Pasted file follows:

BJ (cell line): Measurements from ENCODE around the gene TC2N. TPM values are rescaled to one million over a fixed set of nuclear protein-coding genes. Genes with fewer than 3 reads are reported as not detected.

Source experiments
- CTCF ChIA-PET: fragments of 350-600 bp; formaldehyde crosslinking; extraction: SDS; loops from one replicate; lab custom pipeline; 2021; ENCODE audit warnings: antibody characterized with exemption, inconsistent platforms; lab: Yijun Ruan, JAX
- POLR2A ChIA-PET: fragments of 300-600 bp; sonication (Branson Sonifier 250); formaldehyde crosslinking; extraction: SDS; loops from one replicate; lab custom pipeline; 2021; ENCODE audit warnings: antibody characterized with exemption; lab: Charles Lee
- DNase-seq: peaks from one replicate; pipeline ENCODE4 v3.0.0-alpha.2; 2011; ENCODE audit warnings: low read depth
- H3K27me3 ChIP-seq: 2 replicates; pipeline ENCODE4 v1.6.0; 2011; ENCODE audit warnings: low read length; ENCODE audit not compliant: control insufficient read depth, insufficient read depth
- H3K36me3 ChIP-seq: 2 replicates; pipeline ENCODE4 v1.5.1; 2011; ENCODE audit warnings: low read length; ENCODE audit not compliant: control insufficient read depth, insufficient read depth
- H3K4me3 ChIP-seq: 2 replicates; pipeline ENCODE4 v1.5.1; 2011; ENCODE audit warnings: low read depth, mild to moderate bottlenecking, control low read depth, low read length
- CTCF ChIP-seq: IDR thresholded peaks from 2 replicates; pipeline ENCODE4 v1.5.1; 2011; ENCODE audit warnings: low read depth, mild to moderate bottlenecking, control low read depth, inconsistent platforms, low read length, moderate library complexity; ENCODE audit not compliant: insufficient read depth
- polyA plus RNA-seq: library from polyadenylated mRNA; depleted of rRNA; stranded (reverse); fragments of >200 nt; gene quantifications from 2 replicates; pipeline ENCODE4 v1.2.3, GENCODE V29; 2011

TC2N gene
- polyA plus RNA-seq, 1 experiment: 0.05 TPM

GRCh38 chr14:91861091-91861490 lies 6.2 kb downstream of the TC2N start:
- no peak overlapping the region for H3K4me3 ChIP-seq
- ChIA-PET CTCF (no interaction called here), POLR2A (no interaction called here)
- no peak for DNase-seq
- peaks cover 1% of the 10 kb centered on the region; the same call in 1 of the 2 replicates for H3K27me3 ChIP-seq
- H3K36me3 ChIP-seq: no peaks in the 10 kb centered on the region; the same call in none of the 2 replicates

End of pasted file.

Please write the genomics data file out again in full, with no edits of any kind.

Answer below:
BJ (cell line): Measurements from ENCODE around the gene TC2N. TPM values are rescaled to one million over a fixed set of nuclear protein-coding genes. Genes with fewer than 3 reads are reported as not detected.

Source experiments
- CTCF ChIA-PET: fragments of 350-600 bp; formaldehyde crosslinking; extraction: SDS; loops from one replicate; lab custom pipeline; 2021; ENCODE audit warnings: antibody characterized with exemption, inconsistent platforms; lab: Yijun Ruan, JAX
- POLR2A ChIA-PET: fragments of 300-600 bp; sonication (Branson Sonifier 250); formaldehyde crosslinking; extraction: SDS; loops from one replicate; lab custom pipeline; 2021; ENCODE audit warnings: antibody characterized with exemption; lab: Charles Lee
- DNase-seq: peaks from one replicate; pipeline ENCODE4 v3.0.0-alpha.2; 2011; ENCODE audit warnings: low read depth
- H3K27me3 ChIP-seq: 2 replicates; pipeline ENCODE4 v1.6.0; 2011; ENCODE audit warnings: low read length; ENCODE audit not compliant: control insufficient read depth, insufficient read depth
- H3K36me3 ChIP-seq: 2 replicates; pipeline ENCODE4 v1.5.1; 2011; ENCODE audit warnings: low read length; ENCODE audit not compliant: control insufficient read depth, insufficient read depth
- H3K4me3 ChIP-seq: 2 replicates; pipeline ENCODE4 v1.5.1; 2011; ENCODE audit warnings: low read depth, mild to moderate bottlenecking, control low read depth, low read length
- CTCF ChIP-seq: IDR thresholded peaks from 2 replicates; pipeline ENCODE4 v1.5.1; 2011; ENCODE audit warnings: low read depth, mild to moderate bottlenecking, control low read depth, inconsistent platforms, low read length, moderate library complexity; ENCODE audit not compliant: insufficient read depth
- polyA plus RNA-seq: library from polyadenylated mRNA; depleted of rRNA; stranded (reverse); fragments of >200 nt; gene quantifications from 2 replicates; pipeline ENCODE4 v1.2.3, GENCODE V29; 2011

TC2N gene
- polyA plus RNA-seq, 1 experiment: 0.05 TPM

GRCh38 chr14:91861091-91861490 lies 6.2 kb downstream of the TC2N start:
- no peak overlapping the region for H3K4me3 ChIP-seq
- ChIA-PET CTCF (no interaction called here), POLR2A (no interaction called here)
- no peak for DNase-seq
- peaks cover 1% of the 10 kb centered on the region; the same call in 1 of the 2 replicates for H3K27me3 ChIP-seq
- H3K36me3 ChIP-seq: no peaks in the 10 kb centered on the region; the same call in none of the 2 replicates